If after all that, you're looking to get your health and sanity under control, you're not alone. Here's how to best set yourself up for success:

1. Write down what you eat.

There is nothing like accountability when it comes to shaping new habits. Visually seeing what you are putting into your body as well as physically writing or logging the foods into an app are the best way to really see where your food and nutrient loyalties lie. You don't want to obsess over every bite that you put in your mouth, but seeing where the majority of your calories come from as you begin to eat cleaner will help you to build a foundation for your new routine.

I also suggest writing down goals for yourself that you can achieve over time. Don't be too aggressive—rather, set small goals each week that ladder up into one larger one. Read those goals out loud to yourself each day and meditate on ways to achieve them. Every day, find time to journal or reflect on how you have fared. If you had a setback, then you can do better the next day. But keep yourself accountable and make it real by putting it in writing.

2. Properly fuel your body.

In general, you want to get your calories from a balanced diet of the macronutrients protein, carbohydrates, and healthy fats. If you focus on clean eating—eating unprocessed foods as much as possible—you will be able to refocus your eating plan.

Protein helps your body feel full longer, so increasing it in your diet will help to curb those cravings, especially at that midday snack time. Try snacking on nuts and yogurt and incorporate more eggs and lean meats into meals. Your body will thank you for it.

Carbs fall into three categories—sugars, starches, and fibers—but the body breaks down complex carbohydrates into simple sugars. Find yourself drawn to french fries, bread, and sushi? Your sugar fix originates in excess carbs. Avoid white and refined flour—rices, pastas, breads—and try nuts, seeds, and whole grains instead. If the carb is in its natural, unadulterated form, then it's a good choice. When your cravings hit, try high-fiber foods to fill your belly and keep your digestive system moving like whole grains, fruits, and vegetables. And don't get stuck in the meal-label game—switch it up! Have eggs for dinner, avocado for breakfast, or oatmeal for lunch.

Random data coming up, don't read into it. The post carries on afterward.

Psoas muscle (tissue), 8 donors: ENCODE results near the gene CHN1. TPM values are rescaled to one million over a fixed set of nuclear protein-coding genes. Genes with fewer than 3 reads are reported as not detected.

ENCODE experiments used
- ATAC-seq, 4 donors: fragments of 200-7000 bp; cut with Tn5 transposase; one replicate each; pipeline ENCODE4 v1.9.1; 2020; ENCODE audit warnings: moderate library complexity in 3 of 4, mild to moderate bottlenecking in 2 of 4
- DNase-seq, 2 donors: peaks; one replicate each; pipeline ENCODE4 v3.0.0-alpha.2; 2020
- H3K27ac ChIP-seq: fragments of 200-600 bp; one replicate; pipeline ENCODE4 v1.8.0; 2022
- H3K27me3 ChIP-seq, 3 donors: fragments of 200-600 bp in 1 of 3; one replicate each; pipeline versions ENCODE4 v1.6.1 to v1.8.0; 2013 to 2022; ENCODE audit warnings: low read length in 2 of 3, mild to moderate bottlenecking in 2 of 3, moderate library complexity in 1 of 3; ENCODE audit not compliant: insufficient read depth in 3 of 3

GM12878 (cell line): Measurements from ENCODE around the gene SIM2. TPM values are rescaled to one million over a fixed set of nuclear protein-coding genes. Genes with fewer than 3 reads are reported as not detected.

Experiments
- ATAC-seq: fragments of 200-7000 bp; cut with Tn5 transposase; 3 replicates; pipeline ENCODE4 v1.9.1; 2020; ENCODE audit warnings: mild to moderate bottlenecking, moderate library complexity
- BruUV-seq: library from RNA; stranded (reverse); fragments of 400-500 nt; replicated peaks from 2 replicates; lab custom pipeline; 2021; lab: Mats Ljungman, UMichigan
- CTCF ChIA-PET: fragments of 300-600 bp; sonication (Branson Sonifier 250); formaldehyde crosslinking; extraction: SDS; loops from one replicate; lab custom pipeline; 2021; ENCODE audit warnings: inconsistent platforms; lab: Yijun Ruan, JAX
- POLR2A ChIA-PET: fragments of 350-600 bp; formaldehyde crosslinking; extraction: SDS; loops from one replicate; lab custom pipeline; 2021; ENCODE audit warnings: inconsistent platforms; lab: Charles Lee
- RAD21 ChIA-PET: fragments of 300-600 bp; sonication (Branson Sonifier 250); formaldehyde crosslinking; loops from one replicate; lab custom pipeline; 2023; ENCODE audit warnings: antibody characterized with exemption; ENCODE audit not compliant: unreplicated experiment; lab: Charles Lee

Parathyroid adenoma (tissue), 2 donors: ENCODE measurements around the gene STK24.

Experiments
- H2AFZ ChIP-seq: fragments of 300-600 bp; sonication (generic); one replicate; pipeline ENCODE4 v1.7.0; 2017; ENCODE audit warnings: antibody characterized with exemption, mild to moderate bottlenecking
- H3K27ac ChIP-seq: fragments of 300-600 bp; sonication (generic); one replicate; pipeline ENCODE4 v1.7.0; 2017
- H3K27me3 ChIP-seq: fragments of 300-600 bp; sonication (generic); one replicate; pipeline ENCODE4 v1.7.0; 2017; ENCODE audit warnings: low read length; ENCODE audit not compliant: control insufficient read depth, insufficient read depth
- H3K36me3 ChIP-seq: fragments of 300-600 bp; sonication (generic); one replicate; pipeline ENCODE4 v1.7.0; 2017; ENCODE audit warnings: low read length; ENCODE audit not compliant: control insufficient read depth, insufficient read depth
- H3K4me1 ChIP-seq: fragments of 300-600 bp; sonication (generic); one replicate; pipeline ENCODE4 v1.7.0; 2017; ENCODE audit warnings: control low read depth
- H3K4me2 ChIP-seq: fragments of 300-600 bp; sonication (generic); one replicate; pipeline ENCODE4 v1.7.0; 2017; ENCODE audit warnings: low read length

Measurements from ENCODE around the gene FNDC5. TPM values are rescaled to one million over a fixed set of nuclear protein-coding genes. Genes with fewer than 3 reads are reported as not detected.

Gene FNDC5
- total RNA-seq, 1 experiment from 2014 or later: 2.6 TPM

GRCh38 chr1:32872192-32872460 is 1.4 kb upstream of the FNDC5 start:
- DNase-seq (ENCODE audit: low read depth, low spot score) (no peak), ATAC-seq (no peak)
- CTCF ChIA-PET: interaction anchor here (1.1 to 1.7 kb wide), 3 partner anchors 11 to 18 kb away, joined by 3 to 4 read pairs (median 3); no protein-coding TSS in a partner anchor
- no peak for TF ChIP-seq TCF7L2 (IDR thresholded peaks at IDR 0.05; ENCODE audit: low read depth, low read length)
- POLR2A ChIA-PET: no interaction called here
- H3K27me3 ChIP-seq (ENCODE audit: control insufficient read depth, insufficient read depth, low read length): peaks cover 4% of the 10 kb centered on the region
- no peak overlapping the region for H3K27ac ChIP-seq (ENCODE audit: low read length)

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3. Utilize high-quality peppermint essential oil.

One of the easiest ways to begin your journey involves utilizing high-quality essential oils to retrain your brain, to curb the sugar cravings, and to revitalize your life. Amazing research has been done concerning cravings and essential oils. The most famous is a study by Dr. Alan Hirsch, who found that peppermint oil is amazingly effective at curbing cravings. Simply inhaling the scent of peppermint also awakens the senses and enables the brain to focus on the real task at hand. While it may be hard to believe that a scent can keep you from bingeing on sugar, aromatherapy can be the key to many of your health care concerns as an all-natural way to reclaim your vitality and wellness.